IW 1000 Methodology

May 15, 2005
Research and refinement.

Since its launch 10 years ago, the editors and researchers who compile the IW 1000 list have tweaked and refined their way through what defines a manufacturer. The list has been a labor of love, and the due diligence to present an accurate view of the 1,000 largest publicly traded manufacturing companies by revenue is evident once again. To further the accuracy of the data presented, we must make mention that on an international basis, what qualifies as revenues isn't so straightforward. The confusion starts even before different reporting standards are taken into consideration. What is reported as "sales" or "revenues" by U.S.-based companies, may be described as "turnover," "total income," "total results" or "total performance" in the financial reports filed in other countries. But whatever it's labeled, for a manufacturer this figure typically will include income that can be attributed to the delivery of goods and services to customers. In compiling the IW 1000 rankings, we did not include any gains that go directly to retained earnings, income effects of accounting changes, extraordinary income, or any income relating to discontinued operations.

Sorting all of this out for the 1,000-plus companies from the 48 countries that we considered would have been an impossible task without the assistance and resources of Mergent Inc. Located in New York and Charlotte, N.C., Mergent acquired the Financial Information Services division of Moody's Investors Service in 1998. The organization has been collecting and delivering financial information for more than 100 years.

See Also..

  • IW 1000: A Toast To 10 Years
  • The IW 1000 Database
  • Mergent's global databases were used to identify all publicly held manufacturing firms meeting IndustryWeek's industry-selection criteria. The actual cutoff for inclusion on the 2004 IW 1000 list was just over $2 billion in revenues. Under the direction of John Pedernales and lead by Ricardo Angel, with the assistance of Hanif Mohamed, Melissa Magann, Jennifer Weidlich and Jeff Zazzaro, Mergent obtained the latest financial information on these manufacturing companies. Public relations and editorial consultant Glenn Hasek supplemented this process with substantial additional research. Erik L. Fine, a Charlotte, N.C.-based information consultant, managed the overall data collection effort.

    The IW 1000 includes:

    • Manufacturing companies with a majority of their business in a manufacturing industry.
    • Companies that generated less than 50% of revenues from manufacturing, but more revenue from manufacturing than the lowest-revenue-producing companies on this year's list.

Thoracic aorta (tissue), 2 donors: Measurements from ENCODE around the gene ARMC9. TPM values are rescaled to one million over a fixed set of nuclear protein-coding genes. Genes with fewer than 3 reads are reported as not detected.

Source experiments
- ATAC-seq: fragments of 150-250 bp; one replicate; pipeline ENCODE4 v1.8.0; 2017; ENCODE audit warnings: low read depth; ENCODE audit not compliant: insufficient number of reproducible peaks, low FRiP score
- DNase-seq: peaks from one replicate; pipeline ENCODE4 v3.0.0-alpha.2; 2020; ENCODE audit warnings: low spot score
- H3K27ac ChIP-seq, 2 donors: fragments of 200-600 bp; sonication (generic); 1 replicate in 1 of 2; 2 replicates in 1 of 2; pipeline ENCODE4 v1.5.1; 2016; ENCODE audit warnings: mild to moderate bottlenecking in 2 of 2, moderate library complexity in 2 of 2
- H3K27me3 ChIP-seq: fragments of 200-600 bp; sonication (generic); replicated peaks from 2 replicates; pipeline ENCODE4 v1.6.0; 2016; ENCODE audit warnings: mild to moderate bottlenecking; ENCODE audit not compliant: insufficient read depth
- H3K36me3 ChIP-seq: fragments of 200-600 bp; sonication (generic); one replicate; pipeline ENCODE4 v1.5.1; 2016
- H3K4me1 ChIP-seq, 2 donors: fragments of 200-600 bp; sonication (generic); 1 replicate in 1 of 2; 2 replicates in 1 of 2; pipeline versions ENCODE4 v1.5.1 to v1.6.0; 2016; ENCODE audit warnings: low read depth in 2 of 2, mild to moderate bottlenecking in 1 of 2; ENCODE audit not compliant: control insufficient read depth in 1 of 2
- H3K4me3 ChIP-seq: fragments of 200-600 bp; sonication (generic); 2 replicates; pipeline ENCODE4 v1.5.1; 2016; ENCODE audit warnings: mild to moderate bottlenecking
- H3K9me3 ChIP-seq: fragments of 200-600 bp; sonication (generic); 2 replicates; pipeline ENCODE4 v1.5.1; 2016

• Software companies whose primary business is the manufacture of software programs.
    • Oil and gas companies that derive at least 50% of their revenues from the refining of oil and gas products.
    • Companies that derive at least 50% of their revenues from the manufacture of mined materials.

    Because all publicly traded manufacturing companies are eligible, a number of subsidiaries and associate companies that are publicly traded separately from their parent company made the list along with the parent.

    Mergent collected the financial data elements directly from reports distributed by the corporations in their native currencies as reported in their headquarter countries according to national accounting standards. To accurately reflect the companies' core businesses, only revenue numbers from continuing operations were used. Currency valuations in U.S. dollars were made using exchange rates as of Dec. 26, 2004. Where 2004 data are not available, 2003 data are provided. An asterisk next to the company name on the IW 1000 list indicates that 2003 data were used. Where 2003 figures are given, revenue growth is for 2002-2003.

    An "NA" appears where data were not available. For companies that recently have changed their fiscal-year ends, the most recent 12-month figures have been used.

    A final word of caution: In addition to using different terms to describe total revenues, accounting standards and terminology vary from country to country. Direct comparison of figures, even when terms appear to be the same, may be misleading.

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